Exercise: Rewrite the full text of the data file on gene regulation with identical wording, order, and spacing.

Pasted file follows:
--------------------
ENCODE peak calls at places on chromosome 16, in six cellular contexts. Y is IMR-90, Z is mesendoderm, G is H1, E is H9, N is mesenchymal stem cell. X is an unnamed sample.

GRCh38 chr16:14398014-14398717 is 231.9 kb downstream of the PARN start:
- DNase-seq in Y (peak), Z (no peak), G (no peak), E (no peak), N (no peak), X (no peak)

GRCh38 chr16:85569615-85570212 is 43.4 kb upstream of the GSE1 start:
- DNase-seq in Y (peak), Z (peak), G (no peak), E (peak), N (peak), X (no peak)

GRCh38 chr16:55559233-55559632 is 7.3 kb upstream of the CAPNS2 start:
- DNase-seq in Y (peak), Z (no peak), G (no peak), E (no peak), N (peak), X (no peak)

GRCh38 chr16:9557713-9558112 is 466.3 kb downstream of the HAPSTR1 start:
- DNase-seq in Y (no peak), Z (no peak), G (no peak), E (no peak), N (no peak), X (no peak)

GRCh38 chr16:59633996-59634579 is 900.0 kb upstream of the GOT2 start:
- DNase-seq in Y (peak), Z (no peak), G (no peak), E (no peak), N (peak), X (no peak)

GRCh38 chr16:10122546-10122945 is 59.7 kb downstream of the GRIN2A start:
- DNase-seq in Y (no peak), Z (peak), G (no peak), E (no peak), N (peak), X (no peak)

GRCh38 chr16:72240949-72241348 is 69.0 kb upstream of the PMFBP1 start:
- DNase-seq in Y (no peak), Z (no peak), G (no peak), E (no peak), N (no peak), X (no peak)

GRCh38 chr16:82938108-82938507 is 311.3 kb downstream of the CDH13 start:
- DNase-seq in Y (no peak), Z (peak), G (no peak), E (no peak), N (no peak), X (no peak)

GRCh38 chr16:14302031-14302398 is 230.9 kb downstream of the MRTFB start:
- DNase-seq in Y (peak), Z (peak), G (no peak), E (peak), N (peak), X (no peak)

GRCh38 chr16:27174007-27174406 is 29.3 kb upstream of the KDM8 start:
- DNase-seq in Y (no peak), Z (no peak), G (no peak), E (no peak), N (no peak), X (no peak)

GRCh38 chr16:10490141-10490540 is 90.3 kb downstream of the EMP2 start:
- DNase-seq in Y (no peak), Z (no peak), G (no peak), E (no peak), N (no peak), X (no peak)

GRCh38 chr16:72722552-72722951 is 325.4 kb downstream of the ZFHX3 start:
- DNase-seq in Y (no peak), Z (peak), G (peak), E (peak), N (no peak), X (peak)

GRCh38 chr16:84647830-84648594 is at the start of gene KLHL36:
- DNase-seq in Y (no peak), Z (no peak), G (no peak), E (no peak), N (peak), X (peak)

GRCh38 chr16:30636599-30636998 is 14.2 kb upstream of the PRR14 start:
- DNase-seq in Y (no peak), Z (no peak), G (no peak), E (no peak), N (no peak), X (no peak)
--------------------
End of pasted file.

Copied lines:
ENCODE peak calls at places on chromosome 16, in six cellular contexts. Y is IMR-90, Z is mesendoderm, G is H1, E is H9, N is mesenchymal stem cell. X is an unnamed sample.

GRCh38 chr16:14398014-14398717 is 231.9 kb downstream of the PARN start:
- DNase-seq in Y (peak), Z (no peak), G (no peak), E (no peak), N (no peak), X (no peak)

GRCh38 chr16:85569615-85570212 is 43.4 kb upstream of the GSE1 start:
- DNase-seq in Y (peak), Z (peak), G (no peak), E (peak), N (peak), X (no peak)

GRCh38 chr16:55559233-55559632 is 7.3 kb upstream of the CAPNS2 start:
- DNase-seq in Y (peak), Z (no peak), G (no peak), E (no peak), N (peak), X (no peak)

GRCh38 chr16:9557713-9558112 is 466.3 kb downstream of the HAPSTR1 start:
- DNase-seq in Y (no peak), Z (no peak), G (no peak), E (no peak), N (no peak), X (no peak)

GRCh38 chr16:59633996-59634579 is 900.0 kb upstream of the GOT2 start:
- DNase-seq in Y (peak), Z (no peak), G (no peak), E (no peak), N (peak), X (no peak)

GRCh38 chr16:10122546-10122945 is 59.7 kb downstream of the GRIN2A start:
- DNase-seq in Y (no peak), Z (peak), G (no peak), E (no peak), N (peak), X (no peak)

GRCh38 chr16:72240949-72241348 is 69.0 kb upstream of the PMFBP1 start:
- DNase-seq in Y (no peak), Z (no peak), G (no peak), E (no peak), N (no peak), X (no peak)

GRCh38 chr16:82938108-82938507 is 311.3 kb downstream of the CDH13 start:
- DNase-seq in Y (no peak), Z (peak), G (no peak), E (no peak), N (no peak), X (no peak)

GRCh38 chr16:14302031-14302398 is 230.9 kb downstream of the MRTFB start:
- DNase-seq in Y (peak), Z (peak), G (no peak), E (peak), N (peak), X (no peak)

GRCh38 chr16:27174007-27174406 is 29.3 kb upstream of the KDM8 start:
- DNase-seq in Y (no peak), Z (no peak), G (no peak), E (no peak), N (no peak), X (no peak)

GRCh38 chr16:10490141-10490540 is 90.3 kb downstream of the EMP2 start:
- DNase-seq in Y (no peak), Z (no peak), G (no peak), E (no peak), N (no peak), X (no peak)

GRCh38 chr16:72722552-72722951 is 325.4 kb downstream of the ZFHX3 start:
- DNase-seq in Y (no peak), Z (peak), G (peak), E (peak), N (no peak), X (peak)

GRCh38 chr16:84647830-84648594 is at the start of gene KLHL36:
- DNase-seq in Y (no peak), Z (no peak), G (no peak), E (no peak), N (peak), X (peak)

GRCh38 chr16:30636599-30636998 is 14.2 kb upstream of the PRR14 start:
- DNase-seq in Y (no peak), Z (no peak), G (no peak), E (no peak), N (no peak), X (no peak)